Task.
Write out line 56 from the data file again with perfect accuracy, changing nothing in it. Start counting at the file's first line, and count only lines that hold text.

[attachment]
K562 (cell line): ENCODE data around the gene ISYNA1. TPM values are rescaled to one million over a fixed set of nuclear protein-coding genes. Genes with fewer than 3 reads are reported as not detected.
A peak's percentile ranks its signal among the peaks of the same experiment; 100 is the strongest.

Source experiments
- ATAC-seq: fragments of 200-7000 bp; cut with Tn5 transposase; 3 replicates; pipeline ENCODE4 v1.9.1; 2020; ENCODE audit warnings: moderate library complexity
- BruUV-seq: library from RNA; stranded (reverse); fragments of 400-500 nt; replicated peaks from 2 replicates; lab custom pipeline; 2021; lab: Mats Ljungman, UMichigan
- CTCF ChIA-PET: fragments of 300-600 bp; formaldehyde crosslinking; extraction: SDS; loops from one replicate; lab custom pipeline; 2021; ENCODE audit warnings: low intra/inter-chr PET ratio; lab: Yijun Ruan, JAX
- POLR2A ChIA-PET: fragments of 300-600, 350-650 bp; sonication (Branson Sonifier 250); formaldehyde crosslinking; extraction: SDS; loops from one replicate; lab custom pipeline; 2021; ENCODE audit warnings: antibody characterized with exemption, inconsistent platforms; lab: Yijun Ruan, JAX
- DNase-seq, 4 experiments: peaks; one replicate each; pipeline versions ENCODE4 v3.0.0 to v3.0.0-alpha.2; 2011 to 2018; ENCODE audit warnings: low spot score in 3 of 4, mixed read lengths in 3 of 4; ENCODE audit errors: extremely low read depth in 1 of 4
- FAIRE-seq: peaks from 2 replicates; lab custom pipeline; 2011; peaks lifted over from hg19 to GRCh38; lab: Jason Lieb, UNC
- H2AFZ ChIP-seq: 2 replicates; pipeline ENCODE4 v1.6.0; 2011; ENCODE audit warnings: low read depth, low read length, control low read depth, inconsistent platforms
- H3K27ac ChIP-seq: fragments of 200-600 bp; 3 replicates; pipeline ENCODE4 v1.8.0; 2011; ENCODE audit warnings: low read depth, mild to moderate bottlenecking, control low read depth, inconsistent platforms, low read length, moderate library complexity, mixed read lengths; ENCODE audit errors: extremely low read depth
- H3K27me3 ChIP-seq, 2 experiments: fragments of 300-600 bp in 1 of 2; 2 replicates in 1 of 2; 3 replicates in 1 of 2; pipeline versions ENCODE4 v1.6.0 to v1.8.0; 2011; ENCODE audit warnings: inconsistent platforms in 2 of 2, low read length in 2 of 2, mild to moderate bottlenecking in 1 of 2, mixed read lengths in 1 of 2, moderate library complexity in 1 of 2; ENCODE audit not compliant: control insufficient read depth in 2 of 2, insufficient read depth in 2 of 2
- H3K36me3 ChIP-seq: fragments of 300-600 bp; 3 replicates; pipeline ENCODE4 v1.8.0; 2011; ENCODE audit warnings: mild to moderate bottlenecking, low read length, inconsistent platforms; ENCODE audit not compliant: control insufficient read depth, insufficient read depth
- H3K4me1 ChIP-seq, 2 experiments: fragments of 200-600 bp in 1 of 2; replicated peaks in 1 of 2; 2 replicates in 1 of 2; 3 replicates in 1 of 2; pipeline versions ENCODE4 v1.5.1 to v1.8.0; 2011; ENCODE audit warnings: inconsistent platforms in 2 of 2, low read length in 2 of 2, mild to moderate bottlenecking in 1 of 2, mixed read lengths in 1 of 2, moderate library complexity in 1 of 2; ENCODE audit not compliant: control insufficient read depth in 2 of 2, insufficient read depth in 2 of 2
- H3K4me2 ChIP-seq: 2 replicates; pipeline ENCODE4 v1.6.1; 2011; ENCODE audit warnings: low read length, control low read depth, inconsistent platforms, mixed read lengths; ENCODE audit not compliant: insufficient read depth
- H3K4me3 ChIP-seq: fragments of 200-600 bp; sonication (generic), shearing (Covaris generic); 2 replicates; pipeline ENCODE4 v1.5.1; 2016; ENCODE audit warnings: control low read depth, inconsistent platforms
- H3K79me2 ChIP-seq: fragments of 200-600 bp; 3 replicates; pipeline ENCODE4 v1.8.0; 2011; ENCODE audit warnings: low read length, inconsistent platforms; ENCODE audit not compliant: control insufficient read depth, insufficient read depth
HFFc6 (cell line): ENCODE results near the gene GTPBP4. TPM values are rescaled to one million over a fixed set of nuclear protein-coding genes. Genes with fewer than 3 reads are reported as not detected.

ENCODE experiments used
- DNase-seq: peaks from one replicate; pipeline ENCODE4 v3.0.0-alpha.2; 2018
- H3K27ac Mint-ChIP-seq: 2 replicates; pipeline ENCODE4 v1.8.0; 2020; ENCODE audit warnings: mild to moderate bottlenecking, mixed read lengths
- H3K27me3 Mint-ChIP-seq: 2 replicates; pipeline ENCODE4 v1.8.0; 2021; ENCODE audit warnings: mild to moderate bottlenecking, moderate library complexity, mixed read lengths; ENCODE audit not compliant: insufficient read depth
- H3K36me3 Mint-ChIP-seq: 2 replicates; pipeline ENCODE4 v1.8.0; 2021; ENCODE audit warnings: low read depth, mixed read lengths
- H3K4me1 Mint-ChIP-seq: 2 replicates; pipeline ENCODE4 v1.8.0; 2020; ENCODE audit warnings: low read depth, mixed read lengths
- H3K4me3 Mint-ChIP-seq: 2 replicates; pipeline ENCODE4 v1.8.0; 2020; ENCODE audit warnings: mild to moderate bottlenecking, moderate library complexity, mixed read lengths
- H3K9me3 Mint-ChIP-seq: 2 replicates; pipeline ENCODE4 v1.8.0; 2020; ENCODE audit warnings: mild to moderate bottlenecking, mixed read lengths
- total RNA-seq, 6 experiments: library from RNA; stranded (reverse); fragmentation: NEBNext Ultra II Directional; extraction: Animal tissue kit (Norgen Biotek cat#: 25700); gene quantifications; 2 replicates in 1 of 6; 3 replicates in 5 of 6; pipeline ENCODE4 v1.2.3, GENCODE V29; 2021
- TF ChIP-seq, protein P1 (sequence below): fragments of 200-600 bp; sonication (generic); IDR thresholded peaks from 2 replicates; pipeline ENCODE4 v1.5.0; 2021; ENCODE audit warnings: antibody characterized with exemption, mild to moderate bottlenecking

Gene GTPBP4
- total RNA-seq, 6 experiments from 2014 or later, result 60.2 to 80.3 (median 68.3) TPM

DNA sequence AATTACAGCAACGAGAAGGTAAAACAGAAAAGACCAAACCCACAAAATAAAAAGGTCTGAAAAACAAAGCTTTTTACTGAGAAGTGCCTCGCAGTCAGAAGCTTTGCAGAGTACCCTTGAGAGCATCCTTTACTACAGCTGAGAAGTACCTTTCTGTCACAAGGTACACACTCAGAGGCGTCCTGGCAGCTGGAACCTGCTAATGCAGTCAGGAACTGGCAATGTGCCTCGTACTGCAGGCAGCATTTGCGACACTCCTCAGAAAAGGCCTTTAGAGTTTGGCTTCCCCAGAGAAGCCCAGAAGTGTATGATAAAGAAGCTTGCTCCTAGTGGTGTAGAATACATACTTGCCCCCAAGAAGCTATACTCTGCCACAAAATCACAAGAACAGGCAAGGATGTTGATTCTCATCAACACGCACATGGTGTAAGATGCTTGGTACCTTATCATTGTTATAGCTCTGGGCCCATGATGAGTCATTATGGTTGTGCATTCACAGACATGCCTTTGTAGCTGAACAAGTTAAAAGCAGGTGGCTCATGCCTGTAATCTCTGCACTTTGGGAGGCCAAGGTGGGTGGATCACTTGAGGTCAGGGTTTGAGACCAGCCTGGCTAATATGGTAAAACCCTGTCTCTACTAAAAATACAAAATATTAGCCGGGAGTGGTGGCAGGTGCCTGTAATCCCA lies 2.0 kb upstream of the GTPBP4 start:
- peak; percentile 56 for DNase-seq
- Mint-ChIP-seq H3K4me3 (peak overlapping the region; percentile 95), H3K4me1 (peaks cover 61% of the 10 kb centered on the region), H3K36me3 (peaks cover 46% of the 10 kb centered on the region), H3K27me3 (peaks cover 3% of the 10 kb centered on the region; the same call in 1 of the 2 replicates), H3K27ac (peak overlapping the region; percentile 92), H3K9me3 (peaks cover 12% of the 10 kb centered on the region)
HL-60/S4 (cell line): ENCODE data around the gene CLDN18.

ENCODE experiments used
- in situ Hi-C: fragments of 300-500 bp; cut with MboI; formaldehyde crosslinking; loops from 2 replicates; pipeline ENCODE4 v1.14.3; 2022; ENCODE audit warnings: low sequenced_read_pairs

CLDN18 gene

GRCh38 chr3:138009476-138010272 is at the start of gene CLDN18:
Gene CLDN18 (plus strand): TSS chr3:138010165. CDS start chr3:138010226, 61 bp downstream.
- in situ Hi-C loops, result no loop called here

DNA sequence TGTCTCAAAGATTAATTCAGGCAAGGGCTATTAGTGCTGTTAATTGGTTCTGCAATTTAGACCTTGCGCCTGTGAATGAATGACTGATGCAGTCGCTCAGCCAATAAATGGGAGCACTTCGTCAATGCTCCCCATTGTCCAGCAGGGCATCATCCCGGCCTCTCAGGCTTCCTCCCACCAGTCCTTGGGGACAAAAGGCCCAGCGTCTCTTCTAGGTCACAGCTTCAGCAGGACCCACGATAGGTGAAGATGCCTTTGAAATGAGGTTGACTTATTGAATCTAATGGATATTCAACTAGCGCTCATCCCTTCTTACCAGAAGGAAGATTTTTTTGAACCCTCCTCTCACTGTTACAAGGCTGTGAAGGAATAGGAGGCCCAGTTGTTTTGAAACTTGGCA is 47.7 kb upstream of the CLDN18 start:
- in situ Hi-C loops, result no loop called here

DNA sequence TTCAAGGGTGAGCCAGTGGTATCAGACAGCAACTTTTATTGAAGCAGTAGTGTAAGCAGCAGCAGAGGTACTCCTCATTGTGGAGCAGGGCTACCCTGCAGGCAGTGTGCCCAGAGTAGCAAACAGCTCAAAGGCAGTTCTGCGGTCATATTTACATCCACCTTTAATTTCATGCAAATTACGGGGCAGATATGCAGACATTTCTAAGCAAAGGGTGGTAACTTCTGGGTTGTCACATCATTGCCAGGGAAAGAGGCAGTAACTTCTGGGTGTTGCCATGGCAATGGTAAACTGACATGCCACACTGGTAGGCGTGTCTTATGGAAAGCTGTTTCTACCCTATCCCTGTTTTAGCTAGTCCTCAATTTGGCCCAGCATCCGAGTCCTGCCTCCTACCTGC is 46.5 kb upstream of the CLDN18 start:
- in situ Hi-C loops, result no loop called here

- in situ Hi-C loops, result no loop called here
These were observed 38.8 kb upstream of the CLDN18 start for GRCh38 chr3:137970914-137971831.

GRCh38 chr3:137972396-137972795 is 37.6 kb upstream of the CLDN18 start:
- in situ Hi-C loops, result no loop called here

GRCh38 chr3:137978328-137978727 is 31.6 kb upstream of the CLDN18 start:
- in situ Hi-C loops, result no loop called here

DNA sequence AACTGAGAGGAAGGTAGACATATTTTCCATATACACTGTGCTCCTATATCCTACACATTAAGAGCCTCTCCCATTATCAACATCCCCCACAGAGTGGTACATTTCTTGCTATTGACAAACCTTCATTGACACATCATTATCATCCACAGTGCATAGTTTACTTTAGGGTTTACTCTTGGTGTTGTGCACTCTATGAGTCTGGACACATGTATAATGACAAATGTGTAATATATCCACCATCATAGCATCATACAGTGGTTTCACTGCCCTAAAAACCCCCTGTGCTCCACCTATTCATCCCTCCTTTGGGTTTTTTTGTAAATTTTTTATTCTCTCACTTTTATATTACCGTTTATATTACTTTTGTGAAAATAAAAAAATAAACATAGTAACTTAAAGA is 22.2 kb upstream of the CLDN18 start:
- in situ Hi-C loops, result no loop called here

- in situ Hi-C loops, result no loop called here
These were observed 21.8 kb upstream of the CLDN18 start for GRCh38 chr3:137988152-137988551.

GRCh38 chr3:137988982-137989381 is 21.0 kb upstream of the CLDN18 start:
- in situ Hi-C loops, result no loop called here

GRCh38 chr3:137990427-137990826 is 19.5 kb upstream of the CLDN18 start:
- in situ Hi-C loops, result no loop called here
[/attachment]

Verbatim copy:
- in situ Hi-C loops, result no loop called here